Apr 16, 2001|
Power: Will there be light?
Electricity generation has been in the thick of things over the last six months. The Enron imbroglio has brought back the attention to this sector and has once again highlighted the dismal state of affairs.
A look at the electricity consumption profile over the last fifty years clearly brings out the reason for the mess in the generation segment. The commercial and industrial sectors besides being the largest contributors to the revenue of the industry are also a very lucrative segment as they pay the highest tariff charges. Till the sixties these two segments accounted for 75% of the total consumption. Consequently, the burden of subsidy could be tolerable as the subsidised customers accounted for 20% of the total consumption.
Electricity Consumption (%)
However, the deterioration seems to have started in the seventies. The era of nationalisation and the height of socialism. Despite higher energy costs, with two oil shocks, subsidised electricity was doled out to the agricultural sector and the Government looked upon industry to cross subsidise this burden. Consequently, in the seventies industrial consumption declined significantly.
Unwilling to bear the step motherly treatment, industry has shifted towards captive power plants to meet their power requirements. Consequently, the share of industry in power consumption has steadily declined over the last three decades. Over this period industry's share of consumption has declined by exactly half (50%) while the share of subsidised segments, domestic and agriculture, has increased by 140% and 206% respectively.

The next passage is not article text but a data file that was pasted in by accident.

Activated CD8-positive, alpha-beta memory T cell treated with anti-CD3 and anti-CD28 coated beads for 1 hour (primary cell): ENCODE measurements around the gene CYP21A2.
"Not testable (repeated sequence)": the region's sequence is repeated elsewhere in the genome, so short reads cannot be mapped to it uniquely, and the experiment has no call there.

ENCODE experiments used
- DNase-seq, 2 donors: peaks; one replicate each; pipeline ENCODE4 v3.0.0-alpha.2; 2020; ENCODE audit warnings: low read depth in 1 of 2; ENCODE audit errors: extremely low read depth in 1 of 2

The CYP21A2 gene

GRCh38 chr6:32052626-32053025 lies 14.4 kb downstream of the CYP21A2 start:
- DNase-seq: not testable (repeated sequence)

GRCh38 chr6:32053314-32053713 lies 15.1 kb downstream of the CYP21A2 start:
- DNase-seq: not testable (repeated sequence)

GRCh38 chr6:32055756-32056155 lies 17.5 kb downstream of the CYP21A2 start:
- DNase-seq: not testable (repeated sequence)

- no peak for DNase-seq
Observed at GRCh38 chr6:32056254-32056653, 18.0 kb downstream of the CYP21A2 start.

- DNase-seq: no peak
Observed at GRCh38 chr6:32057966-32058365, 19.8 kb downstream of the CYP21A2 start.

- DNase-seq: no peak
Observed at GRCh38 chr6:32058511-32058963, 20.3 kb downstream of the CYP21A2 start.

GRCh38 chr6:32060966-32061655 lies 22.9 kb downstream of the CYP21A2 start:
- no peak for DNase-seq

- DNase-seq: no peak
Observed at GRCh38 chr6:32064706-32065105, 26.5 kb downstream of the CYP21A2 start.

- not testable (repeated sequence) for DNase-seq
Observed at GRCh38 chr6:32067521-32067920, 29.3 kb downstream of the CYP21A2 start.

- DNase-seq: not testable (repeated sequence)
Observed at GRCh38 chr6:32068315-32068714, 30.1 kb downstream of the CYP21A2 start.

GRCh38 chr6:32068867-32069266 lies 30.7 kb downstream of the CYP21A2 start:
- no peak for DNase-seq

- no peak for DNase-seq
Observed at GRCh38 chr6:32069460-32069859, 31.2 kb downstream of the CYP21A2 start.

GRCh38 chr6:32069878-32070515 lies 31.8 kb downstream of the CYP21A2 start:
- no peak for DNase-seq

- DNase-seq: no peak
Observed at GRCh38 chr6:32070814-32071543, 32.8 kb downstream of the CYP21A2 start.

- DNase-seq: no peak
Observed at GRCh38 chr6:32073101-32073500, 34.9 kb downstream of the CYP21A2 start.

This trend has adversely affected the consumer profile of the State Electricity Boards (SEBs), as the lucrative customers have stopped purchasing electricity from SEBs. With deterioration in consumer profile the finances of the boards were bound to be in trouble. Therefore, the Government will have to rationalise the tariff structure, as the disparity could further deteriorate the consumer mix leading to greater financial hemorrhage of the SEBs.
Any reform process will have to address the issue of tariff reforms. The power policy of 1991 introduced certain guidelines for tariff reforms.
All states and union territories will set up a State Electricity Regulation Commission (SERC), which will fix the tariff for all consumer categories. The tariffs will be structured in such a way so as to ensure 3% rate of return to the SEB.
Cross subsidisation will be permitted, provided each consumer category is charged a minimum of 50% of the average cost of electricity supply.
The agricultural sector will be charged a minimum of Rs 0.5 Kwh (Kilo watt hour) and within three years the tariff should equal 50% of the cost of supply. In case of shortfall in tariff, after this period, the state Government will have to reimburse the SEB for the same.
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